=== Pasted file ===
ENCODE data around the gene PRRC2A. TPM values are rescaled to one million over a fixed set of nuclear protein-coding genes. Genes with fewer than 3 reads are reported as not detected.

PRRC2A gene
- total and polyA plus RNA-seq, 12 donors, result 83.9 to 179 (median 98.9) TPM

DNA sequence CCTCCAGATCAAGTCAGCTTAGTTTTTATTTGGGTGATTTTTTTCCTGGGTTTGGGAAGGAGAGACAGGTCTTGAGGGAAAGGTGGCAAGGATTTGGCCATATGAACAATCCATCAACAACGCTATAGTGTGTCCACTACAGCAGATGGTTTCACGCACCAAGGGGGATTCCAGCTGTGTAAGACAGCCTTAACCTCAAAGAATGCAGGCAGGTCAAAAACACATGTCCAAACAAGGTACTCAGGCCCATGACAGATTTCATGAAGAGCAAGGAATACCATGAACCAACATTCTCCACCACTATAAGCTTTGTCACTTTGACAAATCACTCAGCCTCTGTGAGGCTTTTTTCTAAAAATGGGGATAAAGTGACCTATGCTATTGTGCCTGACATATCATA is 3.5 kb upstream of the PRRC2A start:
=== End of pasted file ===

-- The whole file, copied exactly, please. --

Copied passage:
ENCODE data around the gene PRRC2A. TPM values are rescaled to one million over a fixed set of nuclear protein-coding genes. Genes with fewer than 3 reads are reported as not detected.

PRRC2A gene
- total and polyA plus RNA-seq, 12 donors, result 83.9 to 179 (median 98.9) TPM

DNA sequence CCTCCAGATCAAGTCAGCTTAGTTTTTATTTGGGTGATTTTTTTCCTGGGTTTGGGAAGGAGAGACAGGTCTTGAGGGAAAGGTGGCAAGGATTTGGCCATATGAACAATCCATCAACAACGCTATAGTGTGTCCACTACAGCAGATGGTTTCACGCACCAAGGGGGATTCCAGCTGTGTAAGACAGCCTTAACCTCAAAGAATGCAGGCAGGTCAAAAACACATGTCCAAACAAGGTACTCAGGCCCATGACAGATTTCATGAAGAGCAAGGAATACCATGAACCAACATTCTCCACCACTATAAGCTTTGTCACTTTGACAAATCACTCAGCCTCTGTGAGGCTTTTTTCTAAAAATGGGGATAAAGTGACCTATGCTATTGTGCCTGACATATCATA is 3.5 kb upstream of the PRRC2A start: